• Pillow stuffing
    • Sewing machine, thread, pins, scissors, etc.

     

    Instructions:

    TShirt-Pillow

    To make the pillow insert, cut an old t-shirt right under the arms so it’s a square/rectangle.  I used one of my husband’s medium sized shirts and the dimensions came out to 19×12 inches.  You can also use new fabric and other sizes to accommodate what supplies you have available as well as your pet’s specific needs.

    Sew-Up-The-Sides

    Next, turn the shirt piece inside-out and sew up the sides, leaving a hole at the end big enough to turn it rightside-out.

    Stuff-Pillow

    Turn the pillow insert rightside-out and stuff it with the pillow stuffing.  Then, you will sew up the hole.  Normally, I would do a blind stitch here by hand so you wouldn’t see where the hole had been, but this is a pet bed and the insert will not be seen, so I took the lazy gal’s way out and used my machine to close it up.

    Measure

    To make the cover for your insert, lay the outer fabric out and place your pillow insert on top so you can get an idea of what size to cut it to.  For my 19×12 insert, I used 15×53 of the cover fabric.

    Hem

    Once your cover fabric is cut, hem both ends by folding in one inch and then rolling that again and sewing it down (after hemming, my cover measured 15×49).

    Right-Side-Out

    Now, fold over (inside out) 15 inches on one side and 13 inches up on the other side so they overlap each other.  Sew up both sides, leaving the open pocket.

    Turn right-side out and stuff the pillow inside the cover through the open pocket and you’re done!

    Happy-Kitty

    Give the pillow to your pet and enjoy the satisfaction of a job well done and a comfy pet.

     

    Pro-Tip: If you’re making this pillow for your cat and he isn’t terribly impressed by it at first, hide some catnip inside the cover.  This will encourage him to at least give it a try.  *grin*

  • November 12, 2014

    DIY: Pennant Banner

    Pennant-Banner

    Have you ever noticed how difficult it can be to make time for thing s you really enjoy or things you really want to do.  Often these things are time consuming, expensive, or difficult.  People in general have a tendency to let our passions fall by the wayside as we focus on making it through the daily grind.  We work, we clean, we fulfill our obligations in the world and then we start it all over again tomorrow.

    I am learning more and more that this is how I tend to live my life.  It’s a big part of my upbringing – to work hard and to find pride in that work; to be strong and smart and never give up.  These aren’t bad things.  In fact, I’m pretty proud of who I am and what I do.  I am, however, learning to slow it down sometimes and make room for things that genuinely make me happy.  A friend of mine recently told me that too often people live to work but should really be working to live.  What’s the point of the daily grind if we never do anything we love?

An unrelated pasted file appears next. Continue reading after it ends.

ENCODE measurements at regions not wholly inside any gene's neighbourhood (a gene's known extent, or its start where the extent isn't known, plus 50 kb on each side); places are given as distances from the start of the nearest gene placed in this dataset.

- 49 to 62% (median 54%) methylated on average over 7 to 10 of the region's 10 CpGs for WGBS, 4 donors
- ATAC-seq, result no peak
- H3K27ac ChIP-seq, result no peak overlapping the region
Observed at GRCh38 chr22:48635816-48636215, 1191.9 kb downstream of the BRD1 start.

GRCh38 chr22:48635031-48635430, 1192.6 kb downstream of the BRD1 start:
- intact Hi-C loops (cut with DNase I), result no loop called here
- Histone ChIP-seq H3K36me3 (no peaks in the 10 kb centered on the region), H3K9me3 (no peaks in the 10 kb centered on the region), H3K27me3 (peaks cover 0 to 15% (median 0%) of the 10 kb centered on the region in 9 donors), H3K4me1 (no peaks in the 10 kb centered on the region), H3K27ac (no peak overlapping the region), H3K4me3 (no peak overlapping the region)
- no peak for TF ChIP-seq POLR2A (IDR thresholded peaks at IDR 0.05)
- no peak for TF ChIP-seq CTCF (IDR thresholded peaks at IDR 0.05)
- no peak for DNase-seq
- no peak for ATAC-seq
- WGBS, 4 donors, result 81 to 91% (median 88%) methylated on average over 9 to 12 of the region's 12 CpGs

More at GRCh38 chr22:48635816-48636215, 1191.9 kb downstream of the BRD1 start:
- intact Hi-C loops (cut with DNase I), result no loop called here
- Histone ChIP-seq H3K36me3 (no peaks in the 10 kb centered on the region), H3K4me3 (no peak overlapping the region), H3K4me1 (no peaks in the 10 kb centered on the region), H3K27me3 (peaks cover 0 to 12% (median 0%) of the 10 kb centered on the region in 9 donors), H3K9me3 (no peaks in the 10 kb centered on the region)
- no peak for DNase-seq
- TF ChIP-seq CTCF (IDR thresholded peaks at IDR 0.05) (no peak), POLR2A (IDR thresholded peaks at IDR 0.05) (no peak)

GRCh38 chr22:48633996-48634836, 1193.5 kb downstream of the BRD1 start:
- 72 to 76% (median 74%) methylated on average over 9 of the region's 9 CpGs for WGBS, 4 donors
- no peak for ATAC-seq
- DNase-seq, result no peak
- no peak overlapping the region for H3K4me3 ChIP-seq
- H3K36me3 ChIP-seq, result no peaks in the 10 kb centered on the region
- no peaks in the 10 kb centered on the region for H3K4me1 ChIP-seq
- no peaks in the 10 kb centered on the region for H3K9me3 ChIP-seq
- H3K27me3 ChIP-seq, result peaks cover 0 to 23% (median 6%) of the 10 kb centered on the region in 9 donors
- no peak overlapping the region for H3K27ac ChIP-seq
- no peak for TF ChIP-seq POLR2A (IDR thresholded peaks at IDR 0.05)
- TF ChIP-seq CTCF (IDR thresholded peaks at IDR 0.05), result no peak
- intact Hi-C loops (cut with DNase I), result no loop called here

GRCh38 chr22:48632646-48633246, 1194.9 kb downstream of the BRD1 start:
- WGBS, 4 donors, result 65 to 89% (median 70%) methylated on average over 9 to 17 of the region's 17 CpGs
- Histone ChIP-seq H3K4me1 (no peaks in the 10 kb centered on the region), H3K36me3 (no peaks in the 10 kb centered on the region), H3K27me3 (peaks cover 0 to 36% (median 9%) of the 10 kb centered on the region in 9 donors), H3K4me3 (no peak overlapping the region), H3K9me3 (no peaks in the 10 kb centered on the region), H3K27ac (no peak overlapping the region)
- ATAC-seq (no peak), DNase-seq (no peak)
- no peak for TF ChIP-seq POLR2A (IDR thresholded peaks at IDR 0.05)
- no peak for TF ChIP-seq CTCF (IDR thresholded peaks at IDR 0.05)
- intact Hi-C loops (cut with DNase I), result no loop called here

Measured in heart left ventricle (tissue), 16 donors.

One of those things I love, but rarely make time for, is sewing.  I have always enjoyed crafting and creating and sewing can fill that need quite nicely.  So, for today, I have devised a very simple, but very fun sewing project tutorial for a double sided pennant banner.  I hope you enjoy taking the time to make one as much as I did!

     

    Supplies

    You will need:

    Fabric (I used pieces from two different charm packs)

    Bias Tape

    Thread

    Sewing Machine (or a lot of free time to hand sew)

    Pinking Shears

    Fabric Pencil

    Choose-Fabric

    Step One: Choose your fabric.  You will need one 5×5 square of fabric for each side.  The fabric collections (and side of the banner) are autumn and Christmas themed.  Lay the sides together, back to back.

     

    Trace-Pattern

    Step Two: Create a pattern.  I used the cardboard piece that came with my charm packs to create a triangle.  Trace the pattern on one side of each set of fabric squares with your fabric pencil.  I did all of my pattern tracing on the autumn themed side to keep it simple.

     

    Sewn-Together

    Step Three: Sew the two sides together along your lines.

     

    Cut

    Step Four: Cut outside the lines you’ve sewn with the pinking shears.  This creates a decorative edge while also preventing the fabric from unraveling.

    Repeat steps two through four until you have enough pennant triangles for your banner.  I used the full 3 yards of bias tape for my banner and made fourteen triangles, but you can make yours as long or as short as you care to.  Just make sure to measure first so you know how many pennant triangles you need to make.

     

    Pin-the-Bias-Tape

    Step Five: Once you’ve made all your pennant triangles, pin them in to the bias tape.  To ensure your banner is evenly spaced, simply fold the bias tape directly in half and place and equal number of pennant triangles on each side.  Easy!